Monrovia - Grow-Liberia, as part of its support to improving the agriculture sector of Liberia has form a robust partnership with the Liberia Agriculture regulatory Authority, formerly the Liberia Marketing and Produce Corporation (LPMC) that will benefit over 3000 thousand cocoa farmers in Liberia.
GROW is a private sector development initiative operating in Liberia to promote pro-poor economic growth and stability through partnerships with the private sector.
According to GROW’S Team Leader, Yoqual Lavala, under the partnership; his entity is rendering support to the LPMC and local cocoa farmers in Bong, Lofa and Nimba Counties to boost the production of cocoa in Liberia.
“Grow-Liberia responsibilities include the provision of technical support to LPMC to help develop a sustainable market price information system to disseminate market price information to cocoa farmer at the point of sale; procure one desk-top computer with one year internet connection and capped at US$50.00 per month; facilitate and fund for a period of seven months the dissemination of cocoa prices on eight rural and national radio stations in Bong, Lofa, Montserrado and Nimba Counties,” Lavala noted.
Speaking at a turn over ceremony of series of items including a desktop computer at the LPMC compound at the Free Port of Monrovia on Thursday, October 12, the Grow-Liberia Team leader noted that GROW is currently working with over 3000 UTZ certified cocoa farmers in several communities in eastern Nimba including Buutuo, Duaplay and Karhnplay.
UTZ is the world’s largest cocoa certification program working together with key industry members such as Mars, Nestle and Heinz to create an efficient sustainability program with effective certification and traceability tools for socially and environmentally responsible cocoa production that meets the needs of both producers and markets.
He stressed that it is important for the local farmers to be aware of the price of cocoa so as to promote fairness and enable farmers to get the maximum profits of their products; noting that there are clear indications that cocoa will make a big boost to the agriculture sector of Liberia in the near future.
“If you look at the soil condition, the fact we are deciduous forest, and the fact that our climatic condition adjust well with perennial crops makes cocoa one of the best crops for us. At the same time it is a forested crop. If you manage it well, most of our natural forest here can be preserved. So it works well for Liberia."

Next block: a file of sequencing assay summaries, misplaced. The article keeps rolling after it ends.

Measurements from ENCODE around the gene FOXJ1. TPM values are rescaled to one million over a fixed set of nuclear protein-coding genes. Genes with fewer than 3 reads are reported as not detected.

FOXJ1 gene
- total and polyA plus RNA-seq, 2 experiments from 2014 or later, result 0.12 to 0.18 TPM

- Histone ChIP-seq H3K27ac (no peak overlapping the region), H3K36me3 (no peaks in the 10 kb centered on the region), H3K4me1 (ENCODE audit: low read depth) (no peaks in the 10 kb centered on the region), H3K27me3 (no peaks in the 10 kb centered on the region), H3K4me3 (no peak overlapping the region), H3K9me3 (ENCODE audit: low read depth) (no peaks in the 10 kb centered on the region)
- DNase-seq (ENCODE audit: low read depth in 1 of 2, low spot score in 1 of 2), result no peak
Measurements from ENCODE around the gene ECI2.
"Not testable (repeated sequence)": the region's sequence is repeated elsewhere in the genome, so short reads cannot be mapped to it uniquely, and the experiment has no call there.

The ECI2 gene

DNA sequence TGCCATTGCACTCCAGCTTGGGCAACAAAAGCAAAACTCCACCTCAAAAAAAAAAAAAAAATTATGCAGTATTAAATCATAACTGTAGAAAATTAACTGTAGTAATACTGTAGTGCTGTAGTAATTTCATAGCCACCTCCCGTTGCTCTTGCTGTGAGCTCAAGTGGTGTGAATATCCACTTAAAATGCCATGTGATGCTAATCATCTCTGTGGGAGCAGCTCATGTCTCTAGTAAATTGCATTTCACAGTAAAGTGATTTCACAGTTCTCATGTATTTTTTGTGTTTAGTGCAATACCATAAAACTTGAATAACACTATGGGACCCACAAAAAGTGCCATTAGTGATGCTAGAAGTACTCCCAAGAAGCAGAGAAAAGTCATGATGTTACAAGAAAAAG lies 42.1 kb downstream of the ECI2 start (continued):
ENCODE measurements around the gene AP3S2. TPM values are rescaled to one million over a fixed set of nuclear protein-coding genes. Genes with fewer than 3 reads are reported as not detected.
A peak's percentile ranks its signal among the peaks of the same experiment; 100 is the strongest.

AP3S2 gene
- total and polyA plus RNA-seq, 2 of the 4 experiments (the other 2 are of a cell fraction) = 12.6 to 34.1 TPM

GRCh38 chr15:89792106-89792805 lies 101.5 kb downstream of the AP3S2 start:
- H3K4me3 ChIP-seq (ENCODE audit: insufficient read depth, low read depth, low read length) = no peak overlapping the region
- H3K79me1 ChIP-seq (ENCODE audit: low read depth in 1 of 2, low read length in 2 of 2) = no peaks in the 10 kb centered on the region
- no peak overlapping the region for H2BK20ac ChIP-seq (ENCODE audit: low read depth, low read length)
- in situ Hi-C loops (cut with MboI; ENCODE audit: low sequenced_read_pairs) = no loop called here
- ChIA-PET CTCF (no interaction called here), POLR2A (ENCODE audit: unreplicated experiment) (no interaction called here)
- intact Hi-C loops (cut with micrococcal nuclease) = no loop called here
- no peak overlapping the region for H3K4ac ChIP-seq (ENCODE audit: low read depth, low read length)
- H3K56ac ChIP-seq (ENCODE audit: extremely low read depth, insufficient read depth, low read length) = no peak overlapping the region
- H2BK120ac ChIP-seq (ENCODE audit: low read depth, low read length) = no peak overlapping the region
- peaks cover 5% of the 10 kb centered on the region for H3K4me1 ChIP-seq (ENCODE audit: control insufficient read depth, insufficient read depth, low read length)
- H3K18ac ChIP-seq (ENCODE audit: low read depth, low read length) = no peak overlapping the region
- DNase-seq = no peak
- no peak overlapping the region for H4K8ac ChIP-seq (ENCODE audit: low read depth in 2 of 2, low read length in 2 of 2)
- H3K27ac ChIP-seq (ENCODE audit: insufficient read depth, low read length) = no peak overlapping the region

"We have the right rainfall, we have the right temperature, we have the right moisture; and it works well for us. It is one crop that gives us the competitive advantage, he averred.
LPMC’s Deputy Managing Director for Administration, Andrew S. Allakamenin, describing the partnership as a win-win situation, called on GROW to assist in constructing warehouses for farmers to address the challenges of storage and erect bill boards in the communities.
He acknowledged that although the internet and radio stations are vital media to convey information to the local farmers, Grow-Liberia should also think about erecting billboards in the community to place the prices of cocoa and other vital information within the sector, something he believes will serve as another effective tool of communication. He asserted that part of his agency’s mandate is to ensure that Liberia cocoa is certified and farmers are given the fair share of their produce and trained to bargain their products.
“It is a win- win situation, the farmers win, LPMC wins and grow wins. I want to thank you for the donation. We look forward with more networking when the new government takes over."
"Our indicative price helps the farmers to bargain. To some extent farmers need financial help, support, fermentation process, when LAGRA comes into place the sector will boom,” the LPMC Deputy Managing Director noted.
In a brief interview with reporters, the Intervention Assistant of Grow-Liberia, Joseph B. Johnson noted that under his entity’s Warehousing Aggregation intervention,Grow-Liberia has renovated a warehouse in Karnplay and built one in Buutuo that is able to take in 800 tons of cocoa; and in addition provided 25 dryers to farmers with each holding up to 400 kilograms of cocoa.
“We conducted a market survey analysis within the cocoa sector and we find out that warehousing was a major problem. There is nowhere to stack the cocoa; so as the result it is exposed to the heat and too much air and the moisture content gets so high. At that level, you cannot sell the cocoa the price you want to.
"So, Grow-Liberia has been working with African Venture Limited over the year and we renovated a ware house in Karnplay and build one in Buutuo which hold 800 tons of Kilo. So that is the rationale behind program, to see farmers attain the reality of what they are doing in the field,” Johnson explained.